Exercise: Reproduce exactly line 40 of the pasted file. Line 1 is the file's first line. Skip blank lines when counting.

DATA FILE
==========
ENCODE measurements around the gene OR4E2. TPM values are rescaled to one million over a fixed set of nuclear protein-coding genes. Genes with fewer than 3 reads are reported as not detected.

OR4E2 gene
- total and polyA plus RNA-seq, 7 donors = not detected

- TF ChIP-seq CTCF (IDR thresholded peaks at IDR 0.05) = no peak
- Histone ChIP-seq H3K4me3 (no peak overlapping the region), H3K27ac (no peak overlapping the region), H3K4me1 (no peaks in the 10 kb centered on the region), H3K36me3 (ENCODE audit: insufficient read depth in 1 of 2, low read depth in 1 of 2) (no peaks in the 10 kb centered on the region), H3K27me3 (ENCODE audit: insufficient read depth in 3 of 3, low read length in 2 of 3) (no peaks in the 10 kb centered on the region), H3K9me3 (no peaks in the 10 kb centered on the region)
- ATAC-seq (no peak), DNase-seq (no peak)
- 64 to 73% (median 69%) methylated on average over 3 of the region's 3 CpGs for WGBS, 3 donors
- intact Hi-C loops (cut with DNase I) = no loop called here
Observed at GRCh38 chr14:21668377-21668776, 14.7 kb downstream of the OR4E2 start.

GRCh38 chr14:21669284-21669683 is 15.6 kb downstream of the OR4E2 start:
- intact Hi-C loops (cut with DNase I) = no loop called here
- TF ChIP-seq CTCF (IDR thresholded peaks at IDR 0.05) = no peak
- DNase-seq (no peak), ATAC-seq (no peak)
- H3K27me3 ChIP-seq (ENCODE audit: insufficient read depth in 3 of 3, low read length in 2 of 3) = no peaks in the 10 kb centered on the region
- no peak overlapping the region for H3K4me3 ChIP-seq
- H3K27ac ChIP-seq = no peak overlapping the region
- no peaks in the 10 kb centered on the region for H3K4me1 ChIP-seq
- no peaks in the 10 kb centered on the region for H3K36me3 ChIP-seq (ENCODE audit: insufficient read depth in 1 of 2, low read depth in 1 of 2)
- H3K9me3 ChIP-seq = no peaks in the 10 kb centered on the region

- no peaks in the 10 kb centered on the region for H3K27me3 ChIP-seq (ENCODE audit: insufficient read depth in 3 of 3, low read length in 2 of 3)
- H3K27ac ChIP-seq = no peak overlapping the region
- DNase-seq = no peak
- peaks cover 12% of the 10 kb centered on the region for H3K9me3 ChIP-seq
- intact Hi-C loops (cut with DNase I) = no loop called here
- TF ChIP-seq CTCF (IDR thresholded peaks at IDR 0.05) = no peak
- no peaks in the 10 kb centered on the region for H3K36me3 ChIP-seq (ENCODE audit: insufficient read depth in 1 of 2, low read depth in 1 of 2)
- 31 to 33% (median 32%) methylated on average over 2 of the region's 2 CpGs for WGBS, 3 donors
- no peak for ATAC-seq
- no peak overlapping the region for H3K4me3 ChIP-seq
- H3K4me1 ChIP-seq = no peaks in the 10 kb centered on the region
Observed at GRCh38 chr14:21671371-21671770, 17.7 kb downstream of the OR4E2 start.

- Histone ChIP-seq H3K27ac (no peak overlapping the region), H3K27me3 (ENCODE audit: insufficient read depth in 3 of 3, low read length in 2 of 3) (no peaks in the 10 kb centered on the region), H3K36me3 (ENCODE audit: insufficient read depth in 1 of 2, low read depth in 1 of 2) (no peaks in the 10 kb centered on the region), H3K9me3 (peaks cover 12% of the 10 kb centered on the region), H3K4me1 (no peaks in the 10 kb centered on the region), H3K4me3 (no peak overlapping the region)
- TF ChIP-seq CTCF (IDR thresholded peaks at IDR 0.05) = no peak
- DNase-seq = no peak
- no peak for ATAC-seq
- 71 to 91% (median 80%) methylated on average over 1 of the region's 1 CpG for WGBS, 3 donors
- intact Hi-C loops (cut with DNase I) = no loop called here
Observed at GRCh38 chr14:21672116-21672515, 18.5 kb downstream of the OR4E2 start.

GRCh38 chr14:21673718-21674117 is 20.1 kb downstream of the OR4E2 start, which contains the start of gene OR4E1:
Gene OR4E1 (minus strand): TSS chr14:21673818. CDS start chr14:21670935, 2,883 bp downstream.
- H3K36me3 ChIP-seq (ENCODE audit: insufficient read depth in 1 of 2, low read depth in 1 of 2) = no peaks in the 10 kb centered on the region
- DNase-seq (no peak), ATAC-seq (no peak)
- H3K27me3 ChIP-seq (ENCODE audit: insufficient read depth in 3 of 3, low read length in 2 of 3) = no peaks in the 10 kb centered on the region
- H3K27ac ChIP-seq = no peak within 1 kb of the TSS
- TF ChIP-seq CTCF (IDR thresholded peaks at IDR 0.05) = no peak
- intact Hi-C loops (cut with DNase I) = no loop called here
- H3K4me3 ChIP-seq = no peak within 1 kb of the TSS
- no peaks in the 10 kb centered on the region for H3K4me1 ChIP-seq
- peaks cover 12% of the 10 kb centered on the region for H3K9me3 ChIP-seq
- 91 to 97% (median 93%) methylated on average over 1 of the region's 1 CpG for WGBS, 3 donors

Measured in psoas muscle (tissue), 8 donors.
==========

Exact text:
Gene OR4E1 (minus strand): TSS chr14:21673818. CDS start chr14:21670935, 2,883 bp downstream.